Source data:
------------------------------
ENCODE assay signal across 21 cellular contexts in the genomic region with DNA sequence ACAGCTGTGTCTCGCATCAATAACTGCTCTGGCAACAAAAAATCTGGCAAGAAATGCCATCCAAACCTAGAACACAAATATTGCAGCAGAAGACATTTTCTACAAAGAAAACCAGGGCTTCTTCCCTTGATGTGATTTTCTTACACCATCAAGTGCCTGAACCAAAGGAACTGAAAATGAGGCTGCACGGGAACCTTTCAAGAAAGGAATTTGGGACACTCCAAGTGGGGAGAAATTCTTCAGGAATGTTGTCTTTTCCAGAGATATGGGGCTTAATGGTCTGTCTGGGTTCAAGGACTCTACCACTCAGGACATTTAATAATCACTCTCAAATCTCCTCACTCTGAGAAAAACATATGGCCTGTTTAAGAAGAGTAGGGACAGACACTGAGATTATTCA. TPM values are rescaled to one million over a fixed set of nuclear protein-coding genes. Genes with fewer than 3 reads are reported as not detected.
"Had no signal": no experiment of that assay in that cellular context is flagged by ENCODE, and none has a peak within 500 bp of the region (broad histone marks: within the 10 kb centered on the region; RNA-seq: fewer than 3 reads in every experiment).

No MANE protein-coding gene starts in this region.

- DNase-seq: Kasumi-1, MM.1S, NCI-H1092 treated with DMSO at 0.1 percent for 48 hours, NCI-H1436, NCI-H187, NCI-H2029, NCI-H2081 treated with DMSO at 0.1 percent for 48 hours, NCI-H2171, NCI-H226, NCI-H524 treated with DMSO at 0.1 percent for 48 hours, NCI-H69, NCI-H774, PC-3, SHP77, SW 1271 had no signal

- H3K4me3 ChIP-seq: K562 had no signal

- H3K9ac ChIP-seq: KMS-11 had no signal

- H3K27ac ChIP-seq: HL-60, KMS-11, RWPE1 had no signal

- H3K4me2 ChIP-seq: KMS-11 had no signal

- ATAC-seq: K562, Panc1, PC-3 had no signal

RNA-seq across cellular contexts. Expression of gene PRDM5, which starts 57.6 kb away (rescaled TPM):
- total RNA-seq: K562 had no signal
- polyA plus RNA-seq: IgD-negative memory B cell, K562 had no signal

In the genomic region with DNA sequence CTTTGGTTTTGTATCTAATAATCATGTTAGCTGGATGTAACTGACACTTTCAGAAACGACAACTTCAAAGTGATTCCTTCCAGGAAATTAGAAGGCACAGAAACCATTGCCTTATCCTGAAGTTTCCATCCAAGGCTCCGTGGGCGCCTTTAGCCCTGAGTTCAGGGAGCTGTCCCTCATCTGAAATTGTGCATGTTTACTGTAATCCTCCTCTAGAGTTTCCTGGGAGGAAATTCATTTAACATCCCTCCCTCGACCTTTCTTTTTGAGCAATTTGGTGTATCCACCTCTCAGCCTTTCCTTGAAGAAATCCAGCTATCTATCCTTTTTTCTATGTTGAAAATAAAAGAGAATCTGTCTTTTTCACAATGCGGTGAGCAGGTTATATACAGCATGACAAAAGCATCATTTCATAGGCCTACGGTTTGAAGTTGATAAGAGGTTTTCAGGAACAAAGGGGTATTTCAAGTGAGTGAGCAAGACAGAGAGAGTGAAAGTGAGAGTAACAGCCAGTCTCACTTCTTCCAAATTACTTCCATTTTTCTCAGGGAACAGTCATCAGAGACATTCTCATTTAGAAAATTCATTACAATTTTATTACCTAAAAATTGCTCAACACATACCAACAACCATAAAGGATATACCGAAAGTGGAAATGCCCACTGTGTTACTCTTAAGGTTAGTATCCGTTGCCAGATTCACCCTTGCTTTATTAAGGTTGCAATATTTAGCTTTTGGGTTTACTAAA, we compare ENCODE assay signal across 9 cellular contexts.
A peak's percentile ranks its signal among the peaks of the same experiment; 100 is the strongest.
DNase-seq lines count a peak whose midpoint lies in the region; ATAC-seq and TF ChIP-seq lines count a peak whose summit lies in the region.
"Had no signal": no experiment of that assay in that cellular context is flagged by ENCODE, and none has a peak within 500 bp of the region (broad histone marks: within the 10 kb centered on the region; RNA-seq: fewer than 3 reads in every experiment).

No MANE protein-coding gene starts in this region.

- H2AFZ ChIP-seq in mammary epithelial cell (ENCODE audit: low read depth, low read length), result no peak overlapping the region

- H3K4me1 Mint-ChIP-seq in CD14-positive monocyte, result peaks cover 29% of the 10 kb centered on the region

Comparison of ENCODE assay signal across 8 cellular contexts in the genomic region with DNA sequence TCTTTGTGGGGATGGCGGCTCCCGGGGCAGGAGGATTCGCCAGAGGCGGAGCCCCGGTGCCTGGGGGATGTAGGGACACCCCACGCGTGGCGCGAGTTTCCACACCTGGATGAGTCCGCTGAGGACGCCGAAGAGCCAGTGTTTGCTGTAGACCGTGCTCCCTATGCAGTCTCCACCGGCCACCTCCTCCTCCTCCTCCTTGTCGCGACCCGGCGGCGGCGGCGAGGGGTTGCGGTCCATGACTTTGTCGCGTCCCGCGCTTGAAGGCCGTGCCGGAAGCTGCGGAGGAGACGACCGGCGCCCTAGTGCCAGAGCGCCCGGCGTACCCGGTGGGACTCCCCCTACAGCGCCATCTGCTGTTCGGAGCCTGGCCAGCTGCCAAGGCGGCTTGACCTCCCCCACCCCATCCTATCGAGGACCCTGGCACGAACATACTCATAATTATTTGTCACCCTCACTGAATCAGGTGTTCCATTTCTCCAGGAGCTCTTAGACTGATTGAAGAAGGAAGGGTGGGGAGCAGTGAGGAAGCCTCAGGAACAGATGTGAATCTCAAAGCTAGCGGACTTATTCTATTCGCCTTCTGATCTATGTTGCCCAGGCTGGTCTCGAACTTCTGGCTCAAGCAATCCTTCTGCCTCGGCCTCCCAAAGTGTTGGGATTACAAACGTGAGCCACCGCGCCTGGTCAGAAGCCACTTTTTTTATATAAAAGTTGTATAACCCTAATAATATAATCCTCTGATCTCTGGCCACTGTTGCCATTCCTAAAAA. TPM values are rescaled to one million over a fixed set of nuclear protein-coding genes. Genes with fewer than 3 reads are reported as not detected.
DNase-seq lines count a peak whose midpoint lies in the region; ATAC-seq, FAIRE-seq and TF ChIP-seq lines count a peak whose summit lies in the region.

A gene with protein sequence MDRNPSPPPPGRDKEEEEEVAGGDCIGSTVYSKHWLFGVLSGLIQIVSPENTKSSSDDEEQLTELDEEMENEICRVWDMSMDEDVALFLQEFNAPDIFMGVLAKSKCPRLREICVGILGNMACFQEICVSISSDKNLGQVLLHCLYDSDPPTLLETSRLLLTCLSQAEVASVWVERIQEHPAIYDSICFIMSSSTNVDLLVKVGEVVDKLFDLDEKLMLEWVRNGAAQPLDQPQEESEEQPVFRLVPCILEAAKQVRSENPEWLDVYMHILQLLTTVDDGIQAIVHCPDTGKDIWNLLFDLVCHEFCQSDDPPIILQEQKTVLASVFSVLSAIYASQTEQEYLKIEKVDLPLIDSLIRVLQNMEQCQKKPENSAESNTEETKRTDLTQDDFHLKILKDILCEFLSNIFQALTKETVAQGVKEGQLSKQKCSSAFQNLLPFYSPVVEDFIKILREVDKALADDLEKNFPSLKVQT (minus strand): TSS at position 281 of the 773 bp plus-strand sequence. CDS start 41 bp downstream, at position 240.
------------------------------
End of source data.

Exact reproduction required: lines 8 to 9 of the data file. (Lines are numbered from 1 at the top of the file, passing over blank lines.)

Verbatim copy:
- H3K4me2 ChIP-seq: KMS-11 had no signal

- ATAC-seq: K562, Panc1, PC-3 had no signal